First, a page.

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INVENTORY OF THE M. KNOEDLER & CO. RECORDS, approximately 1848-1971
2012.M.54  
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Collection Details
 
Table of contents What's This?
  • Descriptive Summary
  • Biographical/Historical Note
  • Administrative Information
  • Related Archival Materials
  • Separated Materials
  • Scope and Content of Collection
  • Indexing Terms

  • Descriptive Summary

    Title: M. Knoedler & Co. records
    Date (inclusive): approximately 1848-1971
    Number: 2012.M.54
    Creator/Collector: M. Knoedler & Co.
    Physical Description: 1300.0 linear feet
    Repository:
    The Getty Research Institute
    Special Collections
    1200 Getty Center Drive, Suite 1100
    Los Angeles, California, 90049-1688
    (310) 440-7390
    Abstract: The records of M. Knoedler & Co. document the business of one of the most important American art dealers for more than a century, from 1848 to 1971, and trace the development of the once provincial American art market into one of the world's leading art centers. The archive includes stock books, sales books and commission books; extensive correspondence with artists, collectors and other art dealers; photographs of the artworks sold by the gallery; business records from affiliate offices in Paris and London; department records; and research files, catalogs and ephemera. At this time the stock books, sales books, commission books, inventory cards and shipment records are available for research. The remainder of the archive is unprocessed. Each series will be opened for use as processing is completed.
    Request Materials: Request access to the physical materials described in this inventory through the catalog record  for this collection. Click here for the access policy .
    Language: Collection material is in English.

    Biographical/Historical Note

    M. Knoedler & Co. was a successor to the New York branch of Goupil & Co., an extremely dynamic print-publishing house founded in Paris in 1827. Goupil's branches in London, Berlin, Brussels, and The Hague, as well as New York, expanded the firm's market in the sale of reproductive prints. The firm's office in New York-an initiative of Léon Goupil, the son of Adolphe Goupil, Théodore Vibert, and the agent William Schaus-was established in 1848 at 289 Broadway on the corner of Duane Street near City Hall.
    In 1857, Michael Knoedler, an employee of Goupil and a manager for the firm, bought out the interests in the firm's New York branch, conducted the business under his own name, and diversified its activities to include the sale of paintings. The office was then established in a larger space at 366 Broadway. When Roland Knoedler, Michael's son, became a partner in the business in 1877, the firm became known from then on as M. Knoedler & Co. Roland Knoedler took over the firm after the death of his father in 1878 and with Charles Carstairs opened galleries in Paris and London. In 1897, the firm opened an office in Pittsburgh and maintained a gallery there. When Roland Knoedler retired in 1928, the management of the firm passed to his nephew Charles Henschel, Carman Messmore, Charles Carstairs and Carstairs' son, Carroll. In 1956 Henschel died and E. Coe Kerr and Michael Knoedler's grandson, Roland Balaÿ, took over. After a number of moves, M. Knoedler & Co. occupied its headquarters at 19 E. 70th Street for many years.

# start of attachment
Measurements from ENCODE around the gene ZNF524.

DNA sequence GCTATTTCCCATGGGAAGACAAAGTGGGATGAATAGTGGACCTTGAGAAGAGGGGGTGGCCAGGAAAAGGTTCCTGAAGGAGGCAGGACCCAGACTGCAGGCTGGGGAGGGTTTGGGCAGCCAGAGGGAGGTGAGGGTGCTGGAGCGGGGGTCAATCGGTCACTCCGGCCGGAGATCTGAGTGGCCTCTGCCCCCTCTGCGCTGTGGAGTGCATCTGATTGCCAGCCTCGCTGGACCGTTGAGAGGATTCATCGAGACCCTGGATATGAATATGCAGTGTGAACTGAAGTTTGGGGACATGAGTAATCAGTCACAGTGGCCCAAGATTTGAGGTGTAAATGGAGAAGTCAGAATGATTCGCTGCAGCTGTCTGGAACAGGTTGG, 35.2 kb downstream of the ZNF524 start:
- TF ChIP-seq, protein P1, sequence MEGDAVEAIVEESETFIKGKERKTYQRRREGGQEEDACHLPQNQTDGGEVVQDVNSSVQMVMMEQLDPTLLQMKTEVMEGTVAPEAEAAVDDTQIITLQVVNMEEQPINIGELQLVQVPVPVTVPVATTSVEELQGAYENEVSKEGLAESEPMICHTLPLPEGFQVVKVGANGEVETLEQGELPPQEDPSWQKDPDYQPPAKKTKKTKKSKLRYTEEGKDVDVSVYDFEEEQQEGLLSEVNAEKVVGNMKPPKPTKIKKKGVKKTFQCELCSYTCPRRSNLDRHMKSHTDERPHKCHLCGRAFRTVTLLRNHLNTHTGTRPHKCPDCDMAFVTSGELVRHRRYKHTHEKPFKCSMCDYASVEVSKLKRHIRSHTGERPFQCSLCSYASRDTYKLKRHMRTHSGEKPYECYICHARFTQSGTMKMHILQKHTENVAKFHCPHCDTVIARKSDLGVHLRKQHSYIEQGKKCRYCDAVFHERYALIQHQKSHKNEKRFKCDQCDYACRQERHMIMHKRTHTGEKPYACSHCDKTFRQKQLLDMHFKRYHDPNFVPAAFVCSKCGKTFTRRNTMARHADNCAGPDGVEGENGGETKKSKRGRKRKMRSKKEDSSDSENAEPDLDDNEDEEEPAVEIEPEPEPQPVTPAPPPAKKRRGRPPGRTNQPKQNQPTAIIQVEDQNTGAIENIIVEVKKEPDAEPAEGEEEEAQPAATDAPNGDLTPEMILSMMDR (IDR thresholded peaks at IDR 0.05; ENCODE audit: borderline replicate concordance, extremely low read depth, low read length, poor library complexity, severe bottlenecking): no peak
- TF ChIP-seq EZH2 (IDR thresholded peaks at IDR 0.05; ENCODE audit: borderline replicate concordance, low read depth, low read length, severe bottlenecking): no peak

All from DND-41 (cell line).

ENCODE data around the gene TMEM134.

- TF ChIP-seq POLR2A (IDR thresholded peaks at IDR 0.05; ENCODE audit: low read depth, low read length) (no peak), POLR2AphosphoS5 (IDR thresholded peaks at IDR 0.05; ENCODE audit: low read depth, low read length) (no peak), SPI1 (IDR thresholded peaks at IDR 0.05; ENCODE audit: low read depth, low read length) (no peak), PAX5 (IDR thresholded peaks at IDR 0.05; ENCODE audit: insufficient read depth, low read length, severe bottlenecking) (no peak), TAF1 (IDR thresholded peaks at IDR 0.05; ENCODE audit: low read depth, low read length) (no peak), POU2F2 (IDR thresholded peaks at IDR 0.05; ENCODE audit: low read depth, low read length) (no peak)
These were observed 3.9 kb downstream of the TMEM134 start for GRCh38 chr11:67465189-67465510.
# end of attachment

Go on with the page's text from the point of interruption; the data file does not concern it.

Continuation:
When Michael Knoedler purchased the New York Goupil office in 1857, most American museums had not yet been formed. The country was also relatively isolated from Western European centers of art exchange. As the United States witnessed a rise in personal fortunes from the steel, mining, iron, and railroad industries in the nineteenth century, more Americans had the financial means to begin forming art collections. It fueled the art market that M. Knoedler & Co. helped establish and combined with declining nobilities and changes in tax legislation in Europe, it accelerated the process of transferring artworks from Europe to the United States. In 1901, Knoedler sold an important old master, Velázquez, Don Balthazar Carlos with a Dwarf, to the Boston Museum. In 1907, in partnership with P. Colnaghi, Knoedler acquired seven portraits of the Cattaneo family by Anthony van Dyck, of which three now form part of the Widener Collection at the National Gallery of Art in Washington D.C. In 1911, the firm sold Vermeer's Officer and Laughing Girl to Henry Clay Frick. By the early 20th century, the Knoedler gallery had become one of the main suppliers of old master paintings in the United States and would continue to serve as a major conduit for the acquisition of masterworks.
    Among clients of Knoedler were civic-minded collectors, including John Taylor Johnston (1820-1893), the son of a banker, who would become the founding president of the Metropolitan Museum of Art; Robert Leighton Stuart (1806-1882), a major donor to the New York Public Library; and Catharine Lorillard Wolfe (1828-1887), the daughter of a real estate developer and an heir to the Lorillard Tobacco Company. Wolfe became the first donor to provide both a collection gift and an endowment to the Metropolitan Museum of Art.
    Knoedler developed very close relationships with Henry Clay Frick and Andrew W. Mellon. A large portion of the paintings in The Frick Collection in New York were acquired during Frick's lifetime through the Knoedler gallery. In 1900, Charles Carstairs and Roland Knoedler were present at Mellon's wedding celebrated in England. The close relationship between Knoedler and Mellon would continue throughout the collector's life, including his appointment as U.S. Secretary of the Treasury from 1921 until 1932, culminating in the purchase of twenty-one paintings from the Hermitage in Saint-Petersburg in 1930-1931. These artworks-including paintings by van Eyck, Botticelli, Raphael, Titian, and Rembrandt-would form the nucleus of the National Gallery of Art, which was established and initially funded in part by Mellon.